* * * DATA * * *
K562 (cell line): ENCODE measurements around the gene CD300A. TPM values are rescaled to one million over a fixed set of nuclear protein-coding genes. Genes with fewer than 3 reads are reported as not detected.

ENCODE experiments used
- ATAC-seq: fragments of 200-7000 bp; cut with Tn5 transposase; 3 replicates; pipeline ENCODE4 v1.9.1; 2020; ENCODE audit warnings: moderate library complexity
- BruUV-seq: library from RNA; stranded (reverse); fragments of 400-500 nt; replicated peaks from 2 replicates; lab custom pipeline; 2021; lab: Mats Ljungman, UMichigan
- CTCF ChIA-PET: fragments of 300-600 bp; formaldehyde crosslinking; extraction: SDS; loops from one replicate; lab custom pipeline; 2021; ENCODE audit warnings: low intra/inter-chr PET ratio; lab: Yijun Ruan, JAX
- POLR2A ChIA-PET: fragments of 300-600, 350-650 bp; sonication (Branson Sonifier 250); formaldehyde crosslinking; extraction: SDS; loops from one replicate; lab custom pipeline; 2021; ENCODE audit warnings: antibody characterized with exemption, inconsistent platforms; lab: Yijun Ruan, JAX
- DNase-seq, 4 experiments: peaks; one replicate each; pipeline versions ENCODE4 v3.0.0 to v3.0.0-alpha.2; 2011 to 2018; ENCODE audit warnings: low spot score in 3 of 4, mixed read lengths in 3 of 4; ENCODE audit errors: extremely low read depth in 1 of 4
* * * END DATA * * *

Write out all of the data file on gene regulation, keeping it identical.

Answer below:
K562 (cell line): ENCODE measurements around the gene CD300A. TPM values are rescaled to one million over a fixed set of nuclear protein-coding genes. Genes with fewer than 3 reads are reported as not detected.

ENCODE experiments used
- ATAC-seq: fragments of 200-7000 bp; cut with Tn5 transposase; 3 replicates; pipeline ENCODE4 v1.9.1; 2020; ENCODE audit warnings: moderate library complexity
- BruUV-seq: library from RNA; stranded (reverse); fragments of 400-500 nt; replicated peaks from 2 replicates; lab custom pipeline; 2021; lab: Mats Ljungman, UMichigan
- CTCF ChIA-PET: fragments of 300-600 bp; formaldehyde crosslinking; extraction: SDS; loops from one replicate; lab custom pipeline; 2021; ENCODE audit warnings: low intra/inter-chr PET ratio; lab: Yijun Ruan, JAX
- POLR2A ChIA-PET: fragments of 300-600, 350-650 bp; sonication (Branson Sonifier 250); formaldehyde crosslinking; extraction: SDS; loops from one replicate; lab custom pipeline; 2021; ENCODE audit warnings: antibody characterized with exemption, inconsistent platforms; lab: Yijun Ruan, JAX
- DNase-seq, 4 experiments: peaks; one replicate each; pipeline versions ENCODE4 v3.0.0 to v3.0.0-alpha.2; 2011 to 2018; ENCODE audit warnings: low spot score in 3 of 4, mixed read lengths in 3 of 4; ENCODE audit errors: extremely low read depth in 1 of 4